Radioactivity

Detecting Radioactivity using a Geiger-Müller Tube.

How is Radioactivity Measured?

Radioactivity is measured in Becquerels, symbol Bq.
1 Bq = 1 decay per second.
A Geiger-Müller tube displays the amount of radioactivity in Bq.


What is a Geiger-Müller Tube?

A Geiger-Müller tube detects the ions which are formed by
radioactivity. The tube is filled with argon gas and has a very thin
piece
of mica at the end. It is called a mica window, and it lets
all
types of radioactivity penetrate through it, even alpha particles.

Below is a picture of a Geiger-Müller tube.

Geiger-Muller Tube. Geiger Counter.

The tube is filled with argon gas. When an electron is knocked
off an argon atom, a positive ion is formed. The ion is attracted to
the negative inside lining of the tube. When the ion collides with
the tube it collects an electron and becomes an argon atom again.

The electron that was knocked off is attracted to the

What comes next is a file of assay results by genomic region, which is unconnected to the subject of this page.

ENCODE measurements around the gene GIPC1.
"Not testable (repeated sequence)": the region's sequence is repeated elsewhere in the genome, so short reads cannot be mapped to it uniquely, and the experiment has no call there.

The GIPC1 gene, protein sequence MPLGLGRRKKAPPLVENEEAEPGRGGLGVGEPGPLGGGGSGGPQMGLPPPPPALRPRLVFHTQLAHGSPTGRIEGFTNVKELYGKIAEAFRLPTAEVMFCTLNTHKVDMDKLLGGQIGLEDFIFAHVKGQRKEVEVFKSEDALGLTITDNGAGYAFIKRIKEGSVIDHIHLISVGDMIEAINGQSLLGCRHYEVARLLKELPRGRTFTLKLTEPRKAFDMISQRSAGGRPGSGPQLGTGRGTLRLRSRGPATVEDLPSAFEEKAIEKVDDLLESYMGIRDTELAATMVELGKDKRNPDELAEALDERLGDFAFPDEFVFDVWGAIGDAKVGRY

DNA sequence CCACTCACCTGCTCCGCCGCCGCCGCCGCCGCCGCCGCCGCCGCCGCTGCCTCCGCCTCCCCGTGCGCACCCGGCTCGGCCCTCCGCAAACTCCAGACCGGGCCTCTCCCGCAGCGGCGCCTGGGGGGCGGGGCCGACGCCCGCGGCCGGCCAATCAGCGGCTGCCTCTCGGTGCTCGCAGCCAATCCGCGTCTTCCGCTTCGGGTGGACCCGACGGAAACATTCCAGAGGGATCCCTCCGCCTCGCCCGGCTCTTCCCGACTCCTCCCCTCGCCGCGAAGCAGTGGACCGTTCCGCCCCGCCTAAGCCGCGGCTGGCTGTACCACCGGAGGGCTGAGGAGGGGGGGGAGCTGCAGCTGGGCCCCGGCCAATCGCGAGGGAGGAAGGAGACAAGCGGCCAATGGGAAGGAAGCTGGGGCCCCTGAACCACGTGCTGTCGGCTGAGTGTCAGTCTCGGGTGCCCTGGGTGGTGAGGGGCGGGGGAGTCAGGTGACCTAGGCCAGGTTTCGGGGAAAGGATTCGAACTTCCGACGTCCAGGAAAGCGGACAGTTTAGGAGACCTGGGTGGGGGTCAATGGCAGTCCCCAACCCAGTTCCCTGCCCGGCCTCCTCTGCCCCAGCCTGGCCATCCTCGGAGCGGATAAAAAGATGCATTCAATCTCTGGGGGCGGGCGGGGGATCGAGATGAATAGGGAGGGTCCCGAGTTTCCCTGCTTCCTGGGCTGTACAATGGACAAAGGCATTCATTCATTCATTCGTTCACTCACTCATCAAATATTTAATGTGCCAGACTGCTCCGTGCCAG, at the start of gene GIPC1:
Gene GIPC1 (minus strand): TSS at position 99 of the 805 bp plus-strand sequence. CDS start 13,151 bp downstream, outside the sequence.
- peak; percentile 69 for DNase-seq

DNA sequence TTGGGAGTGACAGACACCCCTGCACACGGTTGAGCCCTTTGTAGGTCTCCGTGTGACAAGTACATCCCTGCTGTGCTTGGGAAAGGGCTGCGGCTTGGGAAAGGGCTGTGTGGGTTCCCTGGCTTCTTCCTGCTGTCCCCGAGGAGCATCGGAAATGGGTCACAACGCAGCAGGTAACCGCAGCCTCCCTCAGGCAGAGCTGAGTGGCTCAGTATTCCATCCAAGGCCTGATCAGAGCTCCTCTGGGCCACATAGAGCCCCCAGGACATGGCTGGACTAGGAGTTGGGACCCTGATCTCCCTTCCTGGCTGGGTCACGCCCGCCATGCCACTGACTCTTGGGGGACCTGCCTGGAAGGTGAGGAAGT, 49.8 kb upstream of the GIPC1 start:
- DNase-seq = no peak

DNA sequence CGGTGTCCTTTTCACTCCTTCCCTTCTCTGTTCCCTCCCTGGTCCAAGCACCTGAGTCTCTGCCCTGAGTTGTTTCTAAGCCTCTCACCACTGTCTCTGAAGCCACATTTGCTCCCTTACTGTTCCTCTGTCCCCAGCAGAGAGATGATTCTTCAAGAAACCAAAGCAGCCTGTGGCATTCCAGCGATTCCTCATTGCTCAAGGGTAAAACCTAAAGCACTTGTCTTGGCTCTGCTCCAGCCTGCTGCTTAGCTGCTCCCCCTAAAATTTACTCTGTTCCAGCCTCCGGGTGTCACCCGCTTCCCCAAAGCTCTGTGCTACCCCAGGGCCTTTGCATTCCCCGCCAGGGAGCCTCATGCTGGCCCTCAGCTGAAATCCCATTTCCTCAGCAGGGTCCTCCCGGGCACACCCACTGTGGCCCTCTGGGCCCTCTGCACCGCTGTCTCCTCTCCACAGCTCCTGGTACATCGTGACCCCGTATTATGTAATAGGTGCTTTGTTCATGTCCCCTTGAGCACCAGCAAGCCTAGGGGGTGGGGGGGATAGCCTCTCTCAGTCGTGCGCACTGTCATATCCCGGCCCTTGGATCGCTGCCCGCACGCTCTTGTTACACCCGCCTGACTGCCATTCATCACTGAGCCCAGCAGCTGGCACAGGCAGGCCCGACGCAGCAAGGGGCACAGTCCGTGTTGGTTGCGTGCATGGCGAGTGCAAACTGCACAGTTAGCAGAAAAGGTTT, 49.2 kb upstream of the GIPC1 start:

central positive wire. When the electron collides with
the positive wire, the tiny amount of electricity
causes a click from the loudspeaker of the counter.

The counter has a digital display of the number of clicks per second.
This is the same as the number of radioactive waves or
particles that have entered the tube and made ions in one second.

The Geiger-Müller tube and the counter together are often called
a Geiger counter. The count rate (reading) obtained from a
Geiger counter depends on the distance of the tube from the
radioactive source. The closer the tube is to the source, the
more radioactivity will enter it and the higher the reading will be.
The reading is also affected by the background count.

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